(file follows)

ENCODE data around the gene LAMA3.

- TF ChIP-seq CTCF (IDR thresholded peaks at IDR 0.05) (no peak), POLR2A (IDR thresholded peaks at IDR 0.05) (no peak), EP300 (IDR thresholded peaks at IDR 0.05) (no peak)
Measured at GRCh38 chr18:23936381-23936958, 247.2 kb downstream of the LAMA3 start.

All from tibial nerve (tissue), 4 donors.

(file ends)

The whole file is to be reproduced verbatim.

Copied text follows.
ENCODE data around the gene LAMA3.

- TF ChIP-seq CTCF (IDR thresholded peaks at IDR 0.05) (no peak), POLR2A (IDR thresholded peaks at IDR 0.05) (no peak), EP300 (IDR thresholded peaks at IDR 0.05) (no peak)
Measured at GRCh38 chr18:23936381-23936958, 247.2 kb downstream of the LAMA3 start.

All from tibial nerve (tissue), 4 donors.